Thursday, 29 November 2012

Five Tips for Surviving Caregiving

A few weeks ago, I travelled to Vancouver to address a family association and also to give a talk about how we use Tyze Personal Networks to coordinate Nick's care.  I've written extensively on Tyze before, but for the uninitiated, Tyze is a software platform enabling a single, secure conversation about support for a vulnerable person.  Professionals and family can be part of the Tyze network - that's how we use it.

Anyway, I knew that my presentation on Tyze would be a joint partnership with another Tyze user, Christabel Shaler.  I had corresponded a little in emails with Christabel, but met her for the first time just prior to our talk.  I think everyone must fall in love at first sight with this lovely young woman. If they don't, they will when they hear her speak about caring for her beloved mother over the months that cancer took her health and eventually her life.   Christabel is an old soul in a young body - she shares her story with a candour, generosity and heartbreaking sense of painful confusion about the weight of giving palliative care to her mother.   If I was palliative, I would be pleased to have Christabel by my bedside.  She's deep and funny and sad all at once.

Like me, Christabel is a writer.  She has a terrific blog for the Vancouver Observer called "The Ethical Hustle".  Last week, Christabel emailed me to ask if I would write 'five top tips for caregiving' as the subject of a new blog post for the Observer.  Of course, I agreed.

So, here's Christabel Shaler's blog post and my five top tips!


Five tips for surviving caregiving in Canada

Read More:
Donna Thomson and Christabel Shaler (Photo by Blair Smith)
When someone you love is suffering, it is easy to feel worn down, angry and defeated. As you confront the daunting walls of medical bureaucracy, it may seem impossible to go on.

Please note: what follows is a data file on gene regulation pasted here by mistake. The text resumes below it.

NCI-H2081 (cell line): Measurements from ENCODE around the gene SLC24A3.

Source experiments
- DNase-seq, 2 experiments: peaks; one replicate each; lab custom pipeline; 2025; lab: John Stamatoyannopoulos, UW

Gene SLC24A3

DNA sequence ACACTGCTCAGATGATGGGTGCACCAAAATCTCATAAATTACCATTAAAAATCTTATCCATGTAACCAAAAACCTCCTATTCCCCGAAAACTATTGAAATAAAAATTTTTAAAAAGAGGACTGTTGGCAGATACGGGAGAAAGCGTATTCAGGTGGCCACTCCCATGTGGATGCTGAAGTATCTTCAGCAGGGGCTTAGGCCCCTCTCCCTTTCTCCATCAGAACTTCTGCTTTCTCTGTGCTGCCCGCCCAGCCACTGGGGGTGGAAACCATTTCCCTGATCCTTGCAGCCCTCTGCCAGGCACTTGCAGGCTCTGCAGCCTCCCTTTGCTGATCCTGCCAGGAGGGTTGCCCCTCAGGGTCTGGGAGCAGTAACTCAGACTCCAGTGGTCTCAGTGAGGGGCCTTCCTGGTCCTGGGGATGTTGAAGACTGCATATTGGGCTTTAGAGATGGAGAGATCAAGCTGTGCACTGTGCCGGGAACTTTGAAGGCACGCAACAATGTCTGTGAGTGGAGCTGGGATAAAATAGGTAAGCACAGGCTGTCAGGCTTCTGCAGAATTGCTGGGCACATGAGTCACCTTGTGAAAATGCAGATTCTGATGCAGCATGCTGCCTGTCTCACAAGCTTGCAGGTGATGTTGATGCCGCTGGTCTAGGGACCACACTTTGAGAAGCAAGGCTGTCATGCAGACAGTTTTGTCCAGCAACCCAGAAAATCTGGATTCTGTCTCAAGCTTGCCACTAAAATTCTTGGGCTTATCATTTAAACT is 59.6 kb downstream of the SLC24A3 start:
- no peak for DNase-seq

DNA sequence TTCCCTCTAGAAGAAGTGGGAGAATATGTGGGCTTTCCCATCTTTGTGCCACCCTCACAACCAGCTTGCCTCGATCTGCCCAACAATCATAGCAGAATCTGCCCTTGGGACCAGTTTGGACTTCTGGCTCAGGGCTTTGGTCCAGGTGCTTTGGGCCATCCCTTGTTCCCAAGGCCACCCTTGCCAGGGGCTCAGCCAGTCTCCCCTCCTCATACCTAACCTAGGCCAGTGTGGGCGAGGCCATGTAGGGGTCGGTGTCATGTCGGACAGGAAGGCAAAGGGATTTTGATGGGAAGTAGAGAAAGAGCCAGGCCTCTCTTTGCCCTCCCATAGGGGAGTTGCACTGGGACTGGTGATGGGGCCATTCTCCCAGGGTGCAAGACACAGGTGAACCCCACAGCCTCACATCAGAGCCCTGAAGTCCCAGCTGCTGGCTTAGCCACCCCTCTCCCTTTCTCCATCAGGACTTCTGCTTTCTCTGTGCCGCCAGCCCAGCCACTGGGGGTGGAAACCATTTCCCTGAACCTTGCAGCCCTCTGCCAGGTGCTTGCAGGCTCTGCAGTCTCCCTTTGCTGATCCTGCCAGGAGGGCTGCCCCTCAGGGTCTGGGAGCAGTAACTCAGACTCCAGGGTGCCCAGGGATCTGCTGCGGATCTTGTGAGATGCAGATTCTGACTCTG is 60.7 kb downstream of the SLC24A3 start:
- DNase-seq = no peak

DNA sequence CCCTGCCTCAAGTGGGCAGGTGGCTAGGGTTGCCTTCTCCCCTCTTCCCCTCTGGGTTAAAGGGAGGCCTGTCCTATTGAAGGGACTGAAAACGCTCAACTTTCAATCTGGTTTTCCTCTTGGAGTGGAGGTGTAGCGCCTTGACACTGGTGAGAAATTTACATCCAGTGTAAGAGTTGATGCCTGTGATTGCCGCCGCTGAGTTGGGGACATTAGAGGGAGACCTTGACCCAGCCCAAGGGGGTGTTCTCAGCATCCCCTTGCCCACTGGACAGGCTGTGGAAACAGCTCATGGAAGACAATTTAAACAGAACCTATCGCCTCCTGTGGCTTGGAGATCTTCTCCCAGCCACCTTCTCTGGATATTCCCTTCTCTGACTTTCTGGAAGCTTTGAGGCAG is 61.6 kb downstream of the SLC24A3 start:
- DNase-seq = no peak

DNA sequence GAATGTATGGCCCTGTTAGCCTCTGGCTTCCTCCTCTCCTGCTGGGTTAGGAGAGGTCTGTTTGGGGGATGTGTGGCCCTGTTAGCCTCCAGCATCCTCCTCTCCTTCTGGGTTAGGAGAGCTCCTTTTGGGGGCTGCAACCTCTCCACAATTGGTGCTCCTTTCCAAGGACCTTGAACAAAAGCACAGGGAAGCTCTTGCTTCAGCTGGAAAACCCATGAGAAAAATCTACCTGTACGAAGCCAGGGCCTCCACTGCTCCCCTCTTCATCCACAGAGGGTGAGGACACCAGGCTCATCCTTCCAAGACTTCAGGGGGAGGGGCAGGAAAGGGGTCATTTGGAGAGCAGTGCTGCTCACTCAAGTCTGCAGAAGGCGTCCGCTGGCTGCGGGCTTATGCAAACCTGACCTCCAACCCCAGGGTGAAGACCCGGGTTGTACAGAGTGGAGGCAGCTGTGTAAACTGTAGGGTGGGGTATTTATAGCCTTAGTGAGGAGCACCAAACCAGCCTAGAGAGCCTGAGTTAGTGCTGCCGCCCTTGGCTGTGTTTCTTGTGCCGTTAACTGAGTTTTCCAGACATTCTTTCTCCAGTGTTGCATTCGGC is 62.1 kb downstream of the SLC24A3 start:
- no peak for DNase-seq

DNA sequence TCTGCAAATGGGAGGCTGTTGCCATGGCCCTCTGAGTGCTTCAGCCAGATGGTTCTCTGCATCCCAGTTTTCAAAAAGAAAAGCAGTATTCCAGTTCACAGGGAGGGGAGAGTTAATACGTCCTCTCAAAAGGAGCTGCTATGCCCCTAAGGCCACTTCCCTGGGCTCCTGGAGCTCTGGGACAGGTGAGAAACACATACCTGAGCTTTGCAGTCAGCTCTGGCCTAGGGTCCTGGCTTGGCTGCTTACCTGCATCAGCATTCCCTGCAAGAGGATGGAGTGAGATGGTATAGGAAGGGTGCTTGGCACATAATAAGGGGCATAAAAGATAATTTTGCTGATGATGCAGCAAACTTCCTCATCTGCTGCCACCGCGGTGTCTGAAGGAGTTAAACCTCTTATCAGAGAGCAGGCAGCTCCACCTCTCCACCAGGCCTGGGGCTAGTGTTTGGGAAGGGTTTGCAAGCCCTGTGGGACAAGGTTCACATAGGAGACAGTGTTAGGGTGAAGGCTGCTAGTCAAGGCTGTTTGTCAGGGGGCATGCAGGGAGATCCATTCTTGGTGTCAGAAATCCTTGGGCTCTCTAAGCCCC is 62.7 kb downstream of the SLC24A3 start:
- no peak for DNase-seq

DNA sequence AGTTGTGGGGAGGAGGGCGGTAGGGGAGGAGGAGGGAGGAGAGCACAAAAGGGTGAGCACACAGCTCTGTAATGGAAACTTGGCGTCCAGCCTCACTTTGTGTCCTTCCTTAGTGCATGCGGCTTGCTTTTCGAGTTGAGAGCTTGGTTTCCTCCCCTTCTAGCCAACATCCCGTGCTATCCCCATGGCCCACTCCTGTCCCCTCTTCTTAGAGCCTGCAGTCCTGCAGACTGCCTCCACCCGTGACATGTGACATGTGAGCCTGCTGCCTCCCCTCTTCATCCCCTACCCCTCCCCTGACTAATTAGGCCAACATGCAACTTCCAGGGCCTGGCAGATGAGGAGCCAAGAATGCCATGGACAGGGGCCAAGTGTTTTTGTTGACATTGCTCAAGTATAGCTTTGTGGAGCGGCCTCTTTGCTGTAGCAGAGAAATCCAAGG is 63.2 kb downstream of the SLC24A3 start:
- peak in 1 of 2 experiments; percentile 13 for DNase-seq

Remember that caregiving is ultimately a privilege, because it is an opportunity to love deeply, without ego, and to spell out that love in your actions.
Donna and her family
The first time I met Donna Thomson was in the pages of her book,The Four Walls of My FreedomDonna's book brings a strong and articulate voice to the millions of invisible caregivers across Canada. I also enjoy her blog, which includes a fantastic recent piece titled, How To Live Without Irony: Just Ask a Caregiver.
I discovered Donna's writing after a year of living in the invisible realm of palliative caregiving and fighting for my mother's comfort and dignity.
As I read Donna's words, I could hear the familiar sound of relentless love. I could hear my struggle in her words. I could also hear the struggle of millions and millions of caregivers, who are tired, financially devastated, and too worn down to write or speak up about anything.
I asked Donna to share her top 5 tips for caregiver survival and she generously replied right away. Please enjoy:

Donna Thomson's Top 5 Tips for Caregiver Survival


Caregiving is a job that is full of thousands of small tasks. Each task in itself feels perfectly doable, especially because we (usually) love the person we are caring for. But over time, these tasks together can be exhausting. 

1) You can’t do it alone. Make a decision to say ‘yes’ every time someone asks to help. If you are shy or embarrassed to do so, just explain that you’ve taken a decision to say yes to each offer of help, even if you don’t know precisely how that person can help. If you don’t have a task list, just ask your friend to come over and hang out with you and your charge. The helpful tasks will reveal themselves (and the helping capacity of your friend will too).                
2) Remember, not all friends are good at being helpful. If you find that some friends or family don’t offer, just accept that part of their personality and try to move on asap. Begin to develop an ‘A’ team of really helpful friends and family who turn up and roll up their sleeves. 

3) Coordinate the team using facebook, email or one of the terrific new software platforms for caregiving such as Tyze.

4) Ensure that the whole team understands that caring for and about you, the caregiver, is a top priority. When a baby is born, everyone instinctively understands that the mother must be cared for so that she can look after her baby. The same principle is true when giving care. Someone else should look after walking your dog and collecting your children from school so that you can be with your relative in times of crisis.

5) Between crises, let the team share the care and visiting responsibilities so that the principal caregiver can have a break. These breaks will enable the caregiver to hang in for the long term without burning out. Maybe some friends can step up by issuing an invitation to dinner or a concert. When people talk about ‘caregivers needing support’, this is one important kind they are talking about - a real break.
Buy Donna's book on amazon


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